1152 Ephrin-B Reverse Signaling for Palatal EMT Requires Contact

Friday, March 23, 2012: 3:30 p.m. - 4:45 p.m.
Presentation Type: Poster Session
M. GREWAL, S. WOJCIECHOWSKI, F. MOHAMED, A. SACHAR, M.J. SERRANO, M.D. BENSON, and K. SVOBODA, Biomedical Sciences, Baylor College of Dentistry, Dallas, TX
Objective: We previously demonstrated that ephrin-B reverse signaling is necessary and sufficient to cause palate EMT and fusion when palatal shelves were cultured with their medial edge epithelia (MEE) in contact.  Furthermore, this signaling was PI-3 kinase dependent.  Palatal shelves depend on a contact with apposing shelf MEE to initiate fusion.  Since Ephs and ephrins are membrane-bound molecules that control contact-mediated events in development, we asked whether they supply the contact-dependent fusion initiation signal.

Method: Embryonic day eight (E8) chicken palatal shelves were cultured on nucleopore polycarbonate membranes in isolation from each other for 24, 48, or 72 h in 37oC with 5% CO2.  Medium was replaced every 24 h with fresh TGFß3 (50 ng/ml), clustered EphB2/Fc (4 µg/ml), or control IgG Fc (also 4 µg/ml).  TGFß3 or EphB2/Fc at these concentrations normally cause complete fusion within 72 h when shelves are in contact.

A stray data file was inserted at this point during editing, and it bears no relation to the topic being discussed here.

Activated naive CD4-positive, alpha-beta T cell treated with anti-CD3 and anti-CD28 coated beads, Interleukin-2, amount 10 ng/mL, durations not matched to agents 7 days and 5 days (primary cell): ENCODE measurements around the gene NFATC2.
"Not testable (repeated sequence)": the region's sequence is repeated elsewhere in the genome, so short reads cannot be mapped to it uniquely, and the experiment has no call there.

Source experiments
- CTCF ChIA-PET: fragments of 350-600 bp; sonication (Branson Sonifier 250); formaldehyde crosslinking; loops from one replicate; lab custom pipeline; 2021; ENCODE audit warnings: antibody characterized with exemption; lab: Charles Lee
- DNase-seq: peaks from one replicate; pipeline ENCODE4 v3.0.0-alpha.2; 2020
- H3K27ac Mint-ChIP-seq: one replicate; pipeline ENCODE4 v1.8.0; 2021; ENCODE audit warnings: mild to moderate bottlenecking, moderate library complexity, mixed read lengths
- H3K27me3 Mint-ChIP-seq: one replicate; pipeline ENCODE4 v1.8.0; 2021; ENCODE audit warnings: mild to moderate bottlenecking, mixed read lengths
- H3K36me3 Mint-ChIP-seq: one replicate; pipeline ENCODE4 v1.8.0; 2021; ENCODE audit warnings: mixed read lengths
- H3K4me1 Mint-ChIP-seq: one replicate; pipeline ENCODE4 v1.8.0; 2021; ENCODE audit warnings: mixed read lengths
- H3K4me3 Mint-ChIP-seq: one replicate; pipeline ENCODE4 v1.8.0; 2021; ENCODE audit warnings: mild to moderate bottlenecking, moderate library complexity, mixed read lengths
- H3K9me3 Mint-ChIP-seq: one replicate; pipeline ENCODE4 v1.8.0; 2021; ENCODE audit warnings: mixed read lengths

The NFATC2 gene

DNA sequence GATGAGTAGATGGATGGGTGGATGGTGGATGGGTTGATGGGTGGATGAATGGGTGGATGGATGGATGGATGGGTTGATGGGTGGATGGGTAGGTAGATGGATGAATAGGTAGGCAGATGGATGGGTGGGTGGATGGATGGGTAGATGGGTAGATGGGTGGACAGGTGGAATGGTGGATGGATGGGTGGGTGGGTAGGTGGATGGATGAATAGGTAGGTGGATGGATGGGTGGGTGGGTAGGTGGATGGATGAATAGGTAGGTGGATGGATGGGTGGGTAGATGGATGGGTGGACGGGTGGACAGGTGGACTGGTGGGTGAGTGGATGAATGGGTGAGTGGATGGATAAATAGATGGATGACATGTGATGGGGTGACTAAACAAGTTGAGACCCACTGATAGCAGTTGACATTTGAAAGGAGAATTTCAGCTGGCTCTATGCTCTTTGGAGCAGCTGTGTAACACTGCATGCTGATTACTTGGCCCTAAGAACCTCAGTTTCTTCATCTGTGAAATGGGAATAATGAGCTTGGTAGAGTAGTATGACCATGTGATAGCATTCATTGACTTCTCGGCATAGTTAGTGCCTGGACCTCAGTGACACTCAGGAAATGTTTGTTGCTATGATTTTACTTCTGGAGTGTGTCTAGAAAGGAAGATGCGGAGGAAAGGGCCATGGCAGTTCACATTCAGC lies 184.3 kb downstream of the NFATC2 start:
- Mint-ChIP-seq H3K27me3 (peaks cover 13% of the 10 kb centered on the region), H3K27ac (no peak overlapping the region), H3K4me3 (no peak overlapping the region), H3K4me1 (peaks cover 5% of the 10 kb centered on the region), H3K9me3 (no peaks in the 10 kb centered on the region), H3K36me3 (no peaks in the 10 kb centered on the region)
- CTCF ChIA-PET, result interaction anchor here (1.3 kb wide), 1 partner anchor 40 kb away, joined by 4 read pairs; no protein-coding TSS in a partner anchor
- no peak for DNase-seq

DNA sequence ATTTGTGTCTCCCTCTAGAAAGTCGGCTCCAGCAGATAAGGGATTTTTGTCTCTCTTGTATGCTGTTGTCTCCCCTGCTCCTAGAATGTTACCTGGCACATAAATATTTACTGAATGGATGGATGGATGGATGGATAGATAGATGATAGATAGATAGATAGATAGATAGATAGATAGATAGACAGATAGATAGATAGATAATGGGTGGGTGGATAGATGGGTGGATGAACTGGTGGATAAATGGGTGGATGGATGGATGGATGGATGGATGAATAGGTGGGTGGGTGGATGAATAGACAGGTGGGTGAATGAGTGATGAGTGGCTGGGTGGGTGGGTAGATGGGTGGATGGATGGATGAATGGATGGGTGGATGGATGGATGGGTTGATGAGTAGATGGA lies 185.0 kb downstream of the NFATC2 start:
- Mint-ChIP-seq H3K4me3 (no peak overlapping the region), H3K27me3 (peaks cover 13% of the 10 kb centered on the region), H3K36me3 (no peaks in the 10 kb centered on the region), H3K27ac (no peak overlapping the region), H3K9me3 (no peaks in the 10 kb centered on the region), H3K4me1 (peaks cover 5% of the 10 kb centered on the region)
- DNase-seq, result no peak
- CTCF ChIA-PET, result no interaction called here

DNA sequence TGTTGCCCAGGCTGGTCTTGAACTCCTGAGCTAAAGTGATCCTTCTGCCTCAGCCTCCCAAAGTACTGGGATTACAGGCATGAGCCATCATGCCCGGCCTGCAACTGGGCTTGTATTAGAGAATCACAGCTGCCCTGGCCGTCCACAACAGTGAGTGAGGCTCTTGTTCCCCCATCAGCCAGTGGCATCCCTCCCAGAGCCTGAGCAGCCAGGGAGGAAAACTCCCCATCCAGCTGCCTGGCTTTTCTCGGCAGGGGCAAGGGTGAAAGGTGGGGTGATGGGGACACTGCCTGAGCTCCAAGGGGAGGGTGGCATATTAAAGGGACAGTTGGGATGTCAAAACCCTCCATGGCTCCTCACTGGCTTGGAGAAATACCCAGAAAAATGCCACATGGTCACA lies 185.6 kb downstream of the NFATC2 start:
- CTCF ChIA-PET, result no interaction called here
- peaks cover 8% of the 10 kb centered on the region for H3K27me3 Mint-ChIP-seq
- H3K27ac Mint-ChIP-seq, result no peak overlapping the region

Result: We predicted that clustered (bioactive) Eph/B2/Fc would cause EMT and epithelial seem degradation even in the absence of shelf-to-shelf MEE contact.  Instead, we observed an unusual hypertrophy of the epithelial layer.  The cells in this layer lacked the polarity and organization of a normal epithelium, but neither did they display the fibroblastic morphology of the underlying mesenchyme.

Conclusion: Application of clustered, soluble EphB2/Fc is not sufficient to cause palatal EMT and epithelial layer degradation without shelf-shelf contact.  Instead, ephrin signaling in the absence of the contact-mediated signal appears to initiate a growth/proliferation program in the epithelium.  We are currently characterizing the consequences of this signaling and its underlying mechanism.

Supported by Baylor Oral Health Foundation

This abstract is based on research that was funded entirely or partially by an outside source: Baylor Oral Health Foundation

Keywords: Cleft lip-palate, Embryology, Ephrins, Growth & development and Tissue or organ culture
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